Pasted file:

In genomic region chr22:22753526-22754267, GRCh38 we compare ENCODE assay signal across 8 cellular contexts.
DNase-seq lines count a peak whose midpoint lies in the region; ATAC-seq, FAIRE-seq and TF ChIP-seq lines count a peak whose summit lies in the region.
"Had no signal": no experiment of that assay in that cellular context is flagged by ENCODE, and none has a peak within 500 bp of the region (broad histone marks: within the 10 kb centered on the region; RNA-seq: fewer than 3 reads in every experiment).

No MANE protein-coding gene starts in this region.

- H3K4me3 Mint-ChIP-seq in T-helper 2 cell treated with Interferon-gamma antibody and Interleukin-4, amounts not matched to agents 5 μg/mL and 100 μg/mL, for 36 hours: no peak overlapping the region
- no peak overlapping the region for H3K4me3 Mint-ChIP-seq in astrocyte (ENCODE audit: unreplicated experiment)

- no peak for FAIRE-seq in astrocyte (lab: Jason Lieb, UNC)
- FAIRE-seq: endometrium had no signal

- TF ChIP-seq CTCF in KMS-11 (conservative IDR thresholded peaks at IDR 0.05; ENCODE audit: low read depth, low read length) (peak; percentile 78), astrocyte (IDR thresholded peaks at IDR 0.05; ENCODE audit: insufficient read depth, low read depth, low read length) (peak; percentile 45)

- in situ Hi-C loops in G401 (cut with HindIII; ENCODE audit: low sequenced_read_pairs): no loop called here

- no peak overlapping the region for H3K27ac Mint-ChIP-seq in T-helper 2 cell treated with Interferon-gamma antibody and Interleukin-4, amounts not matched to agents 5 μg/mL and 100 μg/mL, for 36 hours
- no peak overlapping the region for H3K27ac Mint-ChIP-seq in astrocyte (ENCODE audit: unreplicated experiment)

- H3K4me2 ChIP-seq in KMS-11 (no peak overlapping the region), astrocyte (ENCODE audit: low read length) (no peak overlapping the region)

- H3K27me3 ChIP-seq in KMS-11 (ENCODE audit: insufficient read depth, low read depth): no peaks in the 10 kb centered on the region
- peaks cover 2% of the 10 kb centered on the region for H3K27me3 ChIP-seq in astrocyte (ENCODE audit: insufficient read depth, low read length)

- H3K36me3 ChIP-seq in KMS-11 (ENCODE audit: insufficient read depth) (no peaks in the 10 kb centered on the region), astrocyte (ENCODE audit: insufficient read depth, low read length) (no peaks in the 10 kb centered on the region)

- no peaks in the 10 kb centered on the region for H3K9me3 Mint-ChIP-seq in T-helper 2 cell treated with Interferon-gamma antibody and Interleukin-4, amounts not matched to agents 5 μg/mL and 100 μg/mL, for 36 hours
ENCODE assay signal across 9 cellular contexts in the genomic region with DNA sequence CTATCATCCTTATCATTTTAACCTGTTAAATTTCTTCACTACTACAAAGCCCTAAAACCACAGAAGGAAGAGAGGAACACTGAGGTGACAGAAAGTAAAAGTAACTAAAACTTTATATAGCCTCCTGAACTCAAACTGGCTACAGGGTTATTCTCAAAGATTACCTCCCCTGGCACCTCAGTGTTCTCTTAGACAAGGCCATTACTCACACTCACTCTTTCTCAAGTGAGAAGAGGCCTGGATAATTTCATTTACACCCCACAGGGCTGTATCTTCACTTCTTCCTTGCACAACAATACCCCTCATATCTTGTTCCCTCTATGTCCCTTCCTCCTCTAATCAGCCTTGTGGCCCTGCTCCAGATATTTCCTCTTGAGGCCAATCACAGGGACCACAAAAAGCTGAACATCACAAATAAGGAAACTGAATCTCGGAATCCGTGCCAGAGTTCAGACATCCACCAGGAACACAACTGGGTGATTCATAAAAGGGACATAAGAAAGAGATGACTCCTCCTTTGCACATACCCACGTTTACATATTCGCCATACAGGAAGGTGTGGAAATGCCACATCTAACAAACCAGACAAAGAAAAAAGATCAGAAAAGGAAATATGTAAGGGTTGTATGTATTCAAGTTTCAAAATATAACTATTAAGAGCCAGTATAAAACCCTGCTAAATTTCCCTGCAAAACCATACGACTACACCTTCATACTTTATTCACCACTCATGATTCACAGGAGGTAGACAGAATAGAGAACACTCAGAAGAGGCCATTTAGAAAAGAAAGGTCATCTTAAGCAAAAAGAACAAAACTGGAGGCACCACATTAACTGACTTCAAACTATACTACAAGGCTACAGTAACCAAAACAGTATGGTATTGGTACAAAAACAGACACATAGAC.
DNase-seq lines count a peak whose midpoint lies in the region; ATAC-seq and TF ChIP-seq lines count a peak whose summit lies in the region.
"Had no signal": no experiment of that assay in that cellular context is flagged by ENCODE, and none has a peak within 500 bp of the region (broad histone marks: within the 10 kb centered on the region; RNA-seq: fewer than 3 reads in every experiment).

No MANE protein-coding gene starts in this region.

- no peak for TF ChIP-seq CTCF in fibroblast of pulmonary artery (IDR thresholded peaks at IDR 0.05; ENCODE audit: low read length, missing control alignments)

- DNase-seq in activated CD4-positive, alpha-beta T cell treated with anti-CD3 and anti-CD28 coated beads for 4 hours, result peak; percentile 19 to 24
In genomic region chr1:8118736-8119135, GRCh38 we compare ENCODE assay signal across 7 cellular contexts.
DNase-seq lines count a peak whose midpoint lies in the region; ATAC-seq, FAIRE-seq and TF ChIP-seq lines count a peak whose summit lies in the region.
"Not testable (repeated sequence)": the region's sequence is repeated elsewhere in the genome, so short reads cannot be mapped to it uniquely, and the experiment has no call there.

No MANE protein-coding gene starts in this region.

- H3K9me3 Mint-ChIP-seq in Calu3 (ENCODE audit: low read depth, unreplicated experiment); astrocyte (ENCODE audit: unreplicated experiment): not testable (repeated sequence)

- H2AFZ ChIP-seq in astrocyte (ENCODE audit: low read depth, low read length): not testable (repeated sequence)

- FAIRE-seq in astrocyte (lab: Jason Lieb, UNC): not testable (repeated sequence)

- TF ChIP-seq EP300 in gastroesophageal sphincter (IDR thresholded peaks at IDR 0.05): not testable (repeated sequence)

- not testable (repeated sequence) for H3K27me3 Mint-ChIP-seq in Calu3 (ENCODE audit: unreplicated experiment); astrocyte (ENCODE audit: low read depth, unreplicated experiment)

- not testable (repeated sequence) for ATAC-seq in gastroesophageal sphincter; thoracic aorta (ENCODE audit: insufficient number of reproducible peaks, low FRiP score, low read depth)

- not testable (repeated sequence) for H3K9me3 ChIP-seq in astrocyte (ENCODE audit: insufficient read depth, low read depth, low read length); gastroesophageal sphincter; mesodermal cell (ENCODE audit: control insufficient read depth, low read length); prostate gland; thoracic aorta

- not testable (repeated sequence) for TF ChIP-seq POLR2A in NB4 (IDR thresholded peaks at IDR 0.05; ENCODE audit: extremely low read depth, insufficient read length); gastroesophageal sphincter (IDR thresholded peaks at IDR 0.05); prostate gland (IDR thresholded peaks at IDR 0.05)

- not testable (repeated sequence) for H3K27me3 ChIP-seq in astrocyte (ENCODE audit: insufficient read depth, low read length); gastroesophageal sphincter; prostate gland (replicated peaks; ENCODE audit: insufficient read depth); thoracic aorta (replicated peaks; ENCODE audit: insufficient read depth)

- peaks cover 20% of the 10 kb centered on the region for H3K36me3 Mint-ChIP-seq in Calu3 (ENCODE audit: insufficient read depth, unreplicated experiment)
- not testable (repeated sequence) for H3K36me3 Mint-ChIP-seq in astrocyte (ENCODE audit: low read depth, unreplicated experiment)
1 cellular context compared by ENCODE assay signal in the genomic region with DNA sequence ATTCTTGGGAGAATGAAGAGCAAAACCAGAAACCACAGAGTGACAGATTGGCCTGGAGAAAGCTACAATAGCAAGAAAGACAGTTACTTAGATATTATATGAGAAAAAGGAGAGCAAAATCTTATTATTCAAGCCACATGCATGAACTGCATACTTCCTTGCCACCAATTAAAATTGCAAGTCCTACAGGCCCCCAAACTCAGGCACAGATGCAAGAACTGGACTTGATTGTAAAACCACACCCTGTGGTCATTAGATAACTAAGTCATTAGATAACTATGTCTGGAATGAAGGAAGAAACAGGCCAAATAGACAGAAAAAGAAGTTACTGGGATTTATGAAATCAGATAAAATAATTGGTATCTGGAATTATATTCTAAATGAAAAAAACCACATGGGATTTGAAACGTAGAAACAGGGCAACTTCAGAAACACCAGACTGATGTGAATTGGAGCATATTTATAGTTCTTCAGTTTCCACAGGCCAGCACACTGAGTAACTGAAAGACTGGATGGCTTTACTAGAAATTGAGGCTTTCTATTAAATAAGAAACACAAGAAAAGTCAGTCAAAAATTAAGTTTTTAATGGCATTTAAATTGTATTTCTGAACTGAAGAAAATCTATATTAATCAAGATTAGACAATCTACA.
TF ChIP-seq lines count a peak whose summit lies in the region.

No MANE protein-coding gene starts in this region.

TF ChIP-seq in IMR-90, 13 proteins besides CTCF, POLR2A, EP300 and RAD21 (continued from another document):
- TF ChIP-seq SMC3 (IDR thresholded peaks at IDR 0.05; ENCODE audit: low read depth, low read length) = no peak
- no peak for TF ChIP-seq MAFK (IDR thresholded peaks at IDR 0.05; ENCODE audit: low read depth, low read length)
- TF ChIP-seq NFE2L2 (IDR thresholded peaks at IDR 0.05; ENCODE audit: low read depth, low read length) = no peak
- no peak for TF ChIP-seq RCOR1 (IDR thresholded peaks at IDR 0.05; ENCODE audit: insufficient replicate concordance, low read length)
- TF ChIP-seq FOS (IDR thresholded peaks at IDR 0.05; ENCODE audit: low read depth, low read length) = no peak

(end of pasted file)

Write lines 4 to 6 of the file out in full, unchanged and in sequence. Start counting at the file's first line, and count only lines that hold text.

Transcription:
No MANE protein-coding gene starts in this region.

- H3K4me3 Mint-ChIP-seq in T-helper 2 cell treated with Interferon-gamma antibody and Interleukin-4, amounts not matched to agents 5 μg/mL and 100 μg/mL, for 36 hours: no peak overlapping the region
- no peak overlapping the region for H3K4me3 Mint-ChIP-seq in astrocyte (ENCODE audit: unreplicated experiment)